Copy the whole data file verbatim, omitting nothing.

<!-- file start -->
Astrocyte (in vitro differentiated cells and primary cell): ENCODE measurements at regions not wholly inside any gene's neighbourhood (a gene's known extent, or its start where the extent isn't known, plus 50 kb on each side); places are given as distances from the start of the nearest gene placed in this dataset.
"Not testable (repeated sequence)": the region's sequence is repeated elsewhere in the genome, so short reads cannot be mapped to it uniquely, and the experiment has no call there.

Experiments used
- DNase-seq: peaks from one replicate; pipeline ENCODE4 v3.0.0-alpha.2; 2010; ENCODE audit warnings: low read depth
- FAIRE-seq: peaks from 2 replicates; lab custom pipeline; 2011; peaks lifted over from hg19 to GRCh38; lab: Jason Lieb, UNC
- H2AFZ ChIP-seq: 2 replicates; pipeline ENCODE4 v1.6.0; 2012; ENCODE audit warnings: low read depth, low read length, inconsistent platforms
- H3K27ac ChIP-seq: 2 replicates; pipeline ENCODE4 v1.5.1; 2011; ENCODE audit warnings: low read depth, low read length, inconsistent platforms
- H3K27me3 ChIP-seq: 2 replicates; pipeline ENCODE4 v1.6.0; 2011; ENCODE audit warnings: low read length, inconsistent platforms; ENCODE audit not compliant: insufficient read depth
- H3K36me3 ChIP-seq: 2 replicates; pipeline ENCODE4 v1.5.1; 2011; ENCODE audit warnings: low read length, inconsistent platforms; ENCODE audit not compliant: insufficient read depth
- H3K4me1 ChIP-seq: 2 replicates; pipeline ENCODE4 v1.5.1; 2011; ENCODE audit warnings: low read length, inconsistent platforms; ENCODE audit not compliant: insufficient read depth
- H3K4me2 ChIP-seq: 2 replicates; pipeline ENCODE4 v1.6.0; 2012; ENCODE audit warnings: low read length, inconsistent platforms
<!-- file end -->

Astrocyte (in vitro differentiated cells and primary cell): ENCODE measurements at regions not wholly inside any gene's neighbourhood (a gene's known extent, or its start where the extent isn't known, plus 50 kb on each side); places are given as distances from the start of the nearest gene placed in this dataset.
"Not testable (repeated sequence)": the region's sequence is repeated elsewhere in the genome, so short reads cannot be mapped to it uniquely, and the experiment has no call there.

Experiments used
- DNase-seq: peaks from one replicate; pipeline ENCODE4 v3.0.0-alpha.2; 2010; ENCODE audit warnings: low read depth
- FAIRE-seq: peaks from 2 replicates; lab custom pipeline; 2011; peaks lifted over from hg19 to GRCh38; lab: Jason Lieb, UNC
- H2AFZ ChIP-seq: 2 replicates; pipeline ENCODE4 v1.6.0; 2012; ENCODE audit warnings: low read depth, low read length, inconsistent platforms
- H3K27ac ChIP-seq: 2 replicates; pipeline ENCODE4 v1.5.1; 2011; ENCODE audit warnings: low read depth, low read length, inconsistent platforms
- H3K27me3 ChIP-seq: 2 replicates; pipeline ENCODE4 v1.6.0; 2011; ENCODE audit warnings: low read length, inconsistent platforms; ENCODE audit not compliant: insufficient read depth
- H3K36me3 ChIP-seq: 2 replicates; pipeline ENCODE4 v1.5.1; 2011; ENCODE audit warnings: low read length, inconsistent platforms; ENCODE audit not compliant: insufficient read depth
- H3K4me1 ChIP-seq: 2 replicates; pipeline ENCODE4 v1.5.1; 2011; ENCODE audit warnings: low read length, inconsistent platforms; ENCODE audit not compliant: insufficient read depth
- H3K4me2 ChIP-seq: 2 replicates; pipeline ENCODE4 v1.6.0; 2012; ENCODE audit warnings: low read length, inconsistent platforms